Media Release: June, 2006.
The biggest show of Winter Season of Wellington Art is my hi- fi my sci- fi, the largest ever retrospective of sculptor Elizabeth Thomson. Her work is described as ‘wonderful’ by eminent art critic Ian Wedde.
This exhibition highlights the perplexing, beautiful, sometimes disturbing, often dazzling work of one of Wellington’s leading contemporary artists. This retrospective, curated by City Gallery’s Gregory O’Brien, ranges from Thomson’s small, precious works to her audacious, dizzying wall-sized leaf-works.
Thomson and her team have custom-built Casa Pintoresca for the wall in the gallery foyer. With its intricately designed flower patterning, the foyer has never looked so elegant. Flight Test (2005-06), also created specifically for a wall at City Gallery, comprises 3000 precisely arranged zinc leaf-forms. Like Snake River, Flight Test is a visual feast of optical and intellectual pleasures. A must for fans of Bridget Riley. Like Riley, Thomson’s work is musical, it often evokes lightness, levity and flight. Investigating the long quarrel between order and adventure—the art is painstakingly precise, yet it is also marvellously, exuberantly free.
Thomson is fascinated with the formal qualities and imaginative potentials she finds in nature. The exhibition focuses on key works from the last twenty years, charting the movement or migration of forms and meanings through her work as a whole. Elizabeth Thomson is a difficult artist to pigeonhole; like other City Gallery favourites such as Rosalie Gascoigne, she’s fascinated with the formal and conceptual possibilities of working on the cusp of two and three dimensions. Whatever their associations with science and natural history, Thomson’s works are magnificent eruptions of the imagination.
The material she uses—blown glass, bronze, zinc, beading, fiberglass—draw us closer to the works, with their hard and soft surfaces, roughness and smoothness, opacity and transparency. Thomson’s paradoxical work inhabit both wall-and-air space. Balancing observation and imagination, organisation and invention, order and adventure, her art is an eloquent exploration of both a state of mind and the state of the natural world.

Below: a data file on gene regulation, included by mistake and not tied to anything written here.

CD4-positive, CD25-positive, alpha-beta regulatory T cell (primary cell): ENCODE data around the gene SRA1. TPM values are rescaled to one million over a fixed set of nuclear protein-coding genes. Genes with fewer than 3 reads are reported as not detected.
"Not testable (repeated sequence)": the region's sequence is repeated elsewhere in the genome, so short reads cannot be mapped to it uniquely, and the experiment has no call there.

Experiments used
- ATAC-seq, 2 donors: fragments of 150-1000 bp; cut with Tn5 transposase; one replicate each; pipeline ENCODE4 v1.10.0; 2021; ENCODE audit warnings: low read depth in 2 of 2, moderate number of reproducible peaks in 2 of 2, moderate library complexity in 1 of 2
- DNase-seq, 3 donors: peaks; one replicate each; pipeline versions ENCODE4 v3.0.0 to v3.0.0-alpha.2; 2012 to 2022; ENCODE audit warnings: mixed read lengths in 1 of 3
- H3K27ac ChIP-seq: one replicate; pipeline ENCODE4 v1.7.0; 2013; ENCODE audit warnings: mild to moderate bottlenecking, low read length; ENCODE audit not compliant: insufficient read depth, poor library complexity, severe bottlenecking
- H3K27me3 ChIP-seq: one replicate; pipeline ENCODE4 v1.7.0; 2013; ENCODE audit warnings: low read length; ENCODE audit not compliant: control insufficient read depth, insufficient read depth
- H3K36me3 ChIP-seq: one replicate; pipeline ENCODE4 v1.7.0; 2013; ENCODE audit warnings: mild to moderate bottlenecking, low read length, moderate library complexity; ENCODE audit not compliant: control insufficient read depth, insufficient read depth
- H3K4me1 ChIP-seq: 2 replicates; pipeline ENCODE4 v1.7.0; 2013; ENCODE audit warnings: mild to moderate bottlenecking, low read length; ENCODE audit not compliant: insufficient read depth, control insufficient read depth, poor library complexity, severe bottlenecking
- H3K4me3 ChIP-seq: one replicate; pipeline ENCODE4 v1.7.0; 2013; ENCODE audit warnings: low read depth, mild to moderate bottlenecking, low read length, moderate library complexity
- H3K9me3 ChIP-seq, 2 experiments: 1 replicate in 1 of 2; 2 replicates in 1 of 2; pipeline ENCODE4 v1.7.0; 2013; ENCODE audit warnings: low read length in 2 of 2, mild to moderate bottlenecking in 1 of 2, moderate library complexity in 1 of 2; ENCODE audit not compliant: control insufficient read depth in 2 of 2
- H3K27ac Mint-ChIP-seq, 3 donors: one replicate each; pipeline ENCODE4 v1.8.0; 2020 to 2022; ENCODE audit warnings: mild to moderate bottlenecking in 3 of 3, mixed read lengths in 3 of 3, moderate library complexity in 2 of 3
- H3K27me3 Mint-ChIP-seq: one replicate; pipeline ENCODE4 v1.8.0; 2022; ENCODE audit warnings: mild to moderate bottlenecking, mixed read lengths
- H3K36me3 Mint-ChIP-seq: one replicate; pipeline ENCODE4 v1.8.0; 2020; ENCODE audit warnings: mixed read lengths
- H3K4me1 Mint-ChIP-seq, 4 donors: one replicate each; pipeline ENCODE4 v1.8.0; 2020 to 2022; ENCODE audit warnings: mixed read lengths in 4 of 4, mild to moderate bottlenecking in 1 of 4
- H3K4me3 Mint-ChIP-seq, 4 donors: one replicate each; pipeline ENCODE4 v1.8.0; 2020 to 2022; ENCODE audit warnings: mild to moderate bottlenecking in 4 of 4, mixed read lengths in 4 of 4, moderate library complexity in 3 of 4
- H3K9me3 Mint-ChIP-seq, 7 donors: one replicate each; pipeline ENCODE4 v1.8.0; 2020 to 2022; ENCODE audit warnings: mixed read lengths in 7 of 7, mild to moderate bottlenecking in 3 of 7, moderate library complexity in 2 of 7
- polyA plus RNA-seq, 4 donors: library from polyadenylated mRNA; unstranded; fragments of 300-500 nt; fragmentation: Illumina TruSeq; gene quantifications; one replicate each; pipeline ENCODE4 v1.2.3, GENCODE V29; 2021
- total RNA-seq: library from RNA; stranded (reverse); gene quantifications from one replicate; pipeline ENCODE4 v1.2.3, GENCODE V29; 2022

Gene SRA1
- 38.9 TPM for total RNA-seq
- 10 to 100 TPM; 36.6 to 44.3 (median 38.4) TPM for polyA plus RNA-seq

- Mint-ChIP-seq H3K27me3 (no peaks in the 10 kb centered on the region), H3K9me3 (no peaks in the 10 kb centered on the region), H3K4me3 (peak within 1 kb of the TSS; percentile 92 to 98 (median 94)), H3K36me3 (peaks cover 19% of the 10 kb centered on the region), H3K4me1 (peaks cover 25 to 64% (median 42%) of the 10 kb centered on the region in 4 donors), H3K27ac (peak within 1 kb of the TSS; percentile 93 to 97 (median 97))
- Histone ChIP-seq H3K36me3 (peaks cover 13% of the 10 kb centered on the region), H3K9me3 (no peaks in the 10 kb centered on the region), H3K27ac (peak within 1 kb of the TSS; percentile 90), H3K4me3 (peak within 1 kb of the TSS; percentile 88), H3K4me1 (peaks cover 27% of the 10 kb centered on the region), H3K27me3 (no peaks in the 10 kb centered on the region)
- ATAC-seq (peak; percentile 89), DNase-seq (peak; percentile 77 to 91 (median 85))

‘An artist is an artist only by dint of his exquisite sense of beauty,’ wrote literary critic Guy Davenport, who qualified that remark by saying that beauty required ‘an equally exquisite sense of deformity, of disproportion’. A comment that could apply to both Patricia Piccinini and Elizabeth Thomson.
Thomson’s works are also dotted around Wellington—including Big Wavy Gravy at the Matterhorn, Sonic Sisters at the National Library Foyer, Lepidoptera at Te Papa and Never so Far at the High Court Foyer. City Gallery Wellington Director Paula Savage says: ‘Elizabeth Thomson has lived in Wellington for more than a decade. Through presenting the exhibition my hi-fi, my sci-fi we are pleased to acknowledge her as one of the city’s most accomplished, innovative and exciting artists.’
my hi- fi my sci- fi
City Gallery Wellington, 18 June – 24 September 2006
Biography: Born in Auckland in 1955, Elizabeth Thomson graduated with a Master of Fine Arts from Elam School of Fine Arts, University of Auckland, in 1988. An upbringing steeped in New Zealand Gothic lead to a preoccupation with the distant and the remote. By the mid-1970s, Thomson sought out far flung locations, not only in New Zealand, travelling in Europe, North America, Mexico and the Pacific, seeking inspiration for her art. She moved to Wellington in 1991 and currently works in a studio in Newtown. She exhibits widely throughout New Zealand and her works are included in major public collections, including a recent acquisition by Wellington City Council.
Elizabeth Thomson - my hi-fi my sci-fi is generously supported by City Gallery Wellington Foundation Patrons.
Also coming up: Elizabeth Thomson: Mondo Tondo, Mark Hutchins Gallery, Tuesday 15th August to Saturday 9th September